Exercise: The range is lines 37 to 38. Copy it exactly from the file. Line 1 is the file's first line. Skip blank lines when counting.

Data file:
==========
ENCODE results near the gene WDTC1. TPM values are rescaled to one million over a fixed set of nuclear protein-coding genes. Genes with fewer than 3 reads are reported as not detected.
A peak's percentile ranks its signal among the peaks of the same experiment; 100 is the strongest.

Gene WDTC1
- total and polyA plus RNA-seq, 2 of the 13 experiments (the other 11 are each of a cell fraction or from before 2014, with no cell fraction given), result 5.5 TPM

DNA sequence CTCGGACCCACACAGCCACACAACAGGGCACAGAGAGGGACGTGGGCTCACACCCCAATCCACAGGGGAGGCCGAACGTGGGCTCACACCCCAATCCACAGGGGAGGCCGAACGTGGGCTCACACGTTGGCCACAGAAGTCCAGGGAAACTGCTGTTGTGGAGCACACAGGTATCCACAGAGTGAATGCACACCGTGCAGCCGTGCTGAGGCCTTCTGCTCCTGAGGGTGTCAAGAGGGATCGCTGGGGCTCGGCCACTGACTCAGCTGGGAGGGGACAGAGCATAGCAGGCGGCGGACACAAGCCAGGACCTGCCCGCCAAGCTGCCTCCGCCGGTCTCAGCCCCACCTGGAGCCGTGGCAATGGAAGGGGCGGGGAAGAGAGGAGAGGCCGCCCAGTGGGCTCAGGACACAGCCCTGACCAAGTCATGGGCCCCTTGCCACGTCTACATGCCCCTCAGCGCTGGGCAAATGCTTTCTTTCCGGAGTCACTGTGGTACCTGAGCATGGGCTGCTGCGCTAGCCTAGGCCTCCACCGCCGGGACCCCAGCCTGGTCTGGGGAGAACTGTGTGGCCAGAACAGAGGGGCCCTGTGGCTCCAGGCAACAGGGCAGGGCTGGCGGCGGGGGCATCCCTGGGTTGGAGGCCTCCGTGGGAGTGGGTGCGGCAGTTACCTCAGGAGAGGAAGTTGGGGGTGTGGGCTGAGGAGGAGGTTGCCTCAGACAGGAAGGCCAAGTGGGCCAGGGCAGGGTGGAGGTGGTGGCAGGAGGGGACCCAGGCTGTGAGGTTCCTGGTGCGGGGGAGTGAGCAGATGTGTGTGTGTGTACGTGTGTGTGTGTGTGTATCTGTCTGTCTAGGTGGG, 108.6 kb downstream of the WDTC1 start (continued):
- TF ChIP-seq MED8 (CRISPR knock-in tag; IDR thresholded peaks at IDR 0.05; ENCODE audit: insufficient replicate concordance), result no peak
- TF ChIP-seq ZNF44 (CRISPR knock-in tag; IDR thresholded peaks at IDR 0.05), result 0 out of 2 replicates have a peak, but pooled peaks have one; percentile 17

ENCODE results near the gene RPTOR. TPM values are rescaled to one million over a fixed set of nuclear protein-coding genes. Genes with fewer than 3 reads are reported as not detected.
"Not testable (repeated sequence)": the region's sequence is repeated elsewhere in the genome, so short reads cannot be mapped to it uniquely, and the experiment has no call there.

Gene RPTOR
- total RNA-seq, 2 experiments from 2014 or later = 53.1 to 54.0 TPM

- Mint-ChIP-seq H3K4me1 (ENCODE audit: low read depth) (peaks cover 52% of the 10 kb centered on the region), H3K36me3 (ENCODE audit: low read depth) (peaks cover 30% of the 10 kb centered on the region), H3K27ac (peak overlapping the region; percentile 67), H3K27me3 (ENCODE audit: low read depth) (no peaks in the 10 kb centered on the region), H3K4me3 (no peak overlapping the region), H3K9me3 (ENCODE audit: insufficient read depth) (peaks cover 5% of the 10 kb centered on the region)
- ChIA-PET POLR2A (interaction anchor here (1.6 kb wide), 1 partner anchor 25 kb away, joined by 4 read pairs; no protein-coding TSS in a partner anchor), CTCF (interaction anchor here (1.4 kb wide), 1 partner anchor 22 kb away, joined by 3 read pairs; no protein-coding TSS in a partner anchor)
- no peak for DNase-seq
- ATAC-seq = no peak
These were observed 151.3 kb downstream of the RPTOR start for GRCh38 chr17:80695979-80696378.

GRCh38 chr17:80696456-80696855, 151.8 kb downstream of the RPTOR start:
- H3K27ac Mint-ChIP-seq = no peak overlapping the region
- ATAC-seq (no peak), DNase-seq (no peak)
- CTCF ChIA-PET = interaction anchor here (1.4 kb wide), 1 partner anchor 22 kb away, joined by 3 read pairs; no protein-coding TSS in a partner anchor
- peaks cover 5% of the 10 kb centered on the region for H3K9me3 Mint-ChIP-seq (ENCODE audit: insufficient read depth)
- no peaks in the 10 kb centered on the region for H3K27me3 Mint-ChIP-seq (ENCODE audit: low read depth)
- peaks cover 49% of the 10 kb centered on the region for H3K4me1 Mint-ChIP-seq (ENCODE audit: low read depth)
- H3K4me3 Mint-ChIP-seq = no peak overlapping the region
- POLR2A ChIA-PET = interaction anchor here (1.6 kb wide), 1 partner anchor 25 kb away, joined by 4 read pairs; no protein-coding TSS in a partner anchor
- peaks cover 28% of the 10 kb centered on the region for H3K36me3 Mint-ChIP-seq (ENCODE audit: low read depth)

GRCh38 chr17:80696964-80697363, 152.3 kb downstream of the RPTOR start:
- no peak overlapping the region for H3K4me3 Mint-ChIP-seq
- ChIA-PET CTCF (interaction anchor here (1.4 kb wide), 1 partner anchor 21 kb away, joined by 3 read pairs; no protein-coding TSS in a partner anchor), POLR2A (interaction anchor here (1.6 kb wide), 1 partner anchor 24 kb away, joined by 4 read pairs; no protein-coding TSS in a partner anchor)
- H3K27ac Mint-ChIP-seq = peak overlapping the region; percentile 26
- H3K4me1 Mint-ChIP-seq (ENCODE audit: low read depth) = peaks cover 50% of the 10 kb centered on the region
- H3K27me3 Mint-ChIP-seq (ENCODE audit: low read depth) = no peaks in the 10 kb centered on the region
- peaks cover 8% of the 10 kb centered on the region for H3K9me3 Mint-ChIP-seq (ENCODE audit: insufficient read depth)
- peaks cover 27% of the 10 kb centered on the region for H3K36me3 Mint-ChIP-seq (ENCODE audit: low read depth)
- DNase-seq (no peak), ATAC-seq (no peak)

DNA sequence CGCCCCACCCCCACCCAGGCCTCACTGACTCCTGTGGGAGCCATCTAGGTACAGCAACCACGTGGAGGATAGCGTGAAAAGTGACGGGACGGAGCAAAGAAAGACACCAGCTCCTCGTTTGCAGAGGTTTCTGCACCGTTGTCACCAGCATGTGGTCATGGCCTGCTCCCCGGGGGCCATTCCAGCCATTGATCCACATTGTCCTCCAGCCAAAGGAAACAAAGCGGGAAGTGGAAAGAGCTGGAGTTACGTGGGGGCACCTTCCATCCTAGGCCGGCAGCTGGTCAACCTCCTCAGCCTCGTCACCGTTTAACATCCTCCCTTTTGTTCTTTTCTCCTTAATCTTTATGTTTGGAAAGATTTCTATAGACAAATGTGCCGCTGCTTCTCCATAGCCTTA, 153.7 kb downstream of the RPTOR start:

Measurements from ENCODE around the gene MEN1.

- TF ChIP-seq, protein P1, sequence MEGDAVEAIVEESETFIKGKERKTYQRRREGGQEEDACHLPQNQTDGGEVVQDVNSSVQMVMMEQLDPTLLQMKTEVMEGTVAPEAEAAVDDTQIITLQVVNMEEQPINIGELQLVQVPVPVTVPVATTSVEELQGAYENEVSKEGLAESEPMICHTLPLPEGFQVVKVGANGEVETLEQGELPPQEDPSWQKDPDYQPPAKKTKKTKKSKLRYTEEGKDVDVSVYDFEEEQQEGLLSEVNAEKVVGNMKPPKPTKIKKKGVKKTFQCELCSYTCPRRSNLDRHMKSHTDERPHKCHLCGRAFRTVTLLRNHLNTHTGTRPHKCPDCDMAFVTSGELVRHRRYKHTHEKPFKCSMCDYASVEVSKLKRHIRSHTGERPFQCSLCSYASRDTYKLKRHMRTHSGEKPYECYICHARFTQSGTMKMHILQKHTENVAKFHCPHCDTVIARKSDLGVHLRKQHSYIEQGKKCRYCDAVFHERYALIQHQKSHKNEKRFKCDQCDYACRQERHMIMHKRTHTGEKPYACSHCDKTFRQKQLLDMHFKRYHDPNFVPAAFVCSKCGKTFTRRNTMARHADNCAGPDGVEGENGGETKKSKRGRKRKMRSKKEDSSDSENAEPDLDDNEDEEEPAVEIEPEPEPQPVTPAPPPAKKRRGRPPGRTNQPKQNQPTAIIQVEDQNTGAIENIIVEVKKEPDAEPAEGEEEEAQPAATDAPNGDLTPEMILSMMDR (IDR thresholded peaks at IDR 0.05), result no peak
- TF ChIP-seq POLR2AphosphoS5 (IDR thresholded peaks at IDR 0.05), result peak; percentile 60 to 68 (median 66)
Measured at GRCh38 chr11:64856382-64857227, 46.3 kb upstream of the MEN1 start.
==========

Measurements from ENCODE around the gene MEN1.

- TF ChIP-seq, protein P1, sequence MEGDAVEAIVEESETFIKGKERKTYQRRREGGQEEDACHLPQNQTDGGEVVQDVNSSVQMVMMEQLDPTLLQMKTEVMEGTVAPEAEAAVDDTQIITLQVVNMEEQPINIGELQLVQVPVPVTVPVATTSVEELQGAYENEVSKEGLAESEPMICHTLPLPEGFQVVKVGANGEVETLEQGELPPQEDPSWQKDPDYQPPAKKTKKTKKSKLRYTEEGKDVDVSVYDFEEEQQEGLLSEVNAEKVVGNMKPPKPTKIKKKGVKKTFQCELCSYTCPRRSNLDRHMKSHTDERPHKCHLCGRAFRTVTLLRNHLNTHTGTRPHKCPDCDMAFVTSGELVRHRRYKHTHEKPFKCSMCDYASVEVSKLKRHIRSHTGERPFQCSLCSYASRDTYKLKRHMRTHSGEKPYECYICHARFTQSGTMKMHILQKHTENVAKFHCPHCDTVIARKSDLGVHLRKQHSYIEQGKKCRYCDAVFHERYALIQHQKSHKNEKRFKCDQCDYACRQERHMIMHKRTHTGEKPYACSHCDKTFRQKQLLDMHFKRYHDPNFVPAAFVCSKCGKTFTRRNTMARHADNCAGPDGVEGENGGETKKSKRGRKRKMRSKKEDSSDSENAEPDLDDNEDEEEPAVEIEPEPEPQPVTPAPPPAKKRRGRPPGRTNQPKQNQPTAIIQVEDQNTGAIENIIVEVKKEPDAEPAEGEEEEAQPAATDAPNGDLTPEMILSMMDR (IDR thresholded peaks at IDR 0.05), result no peak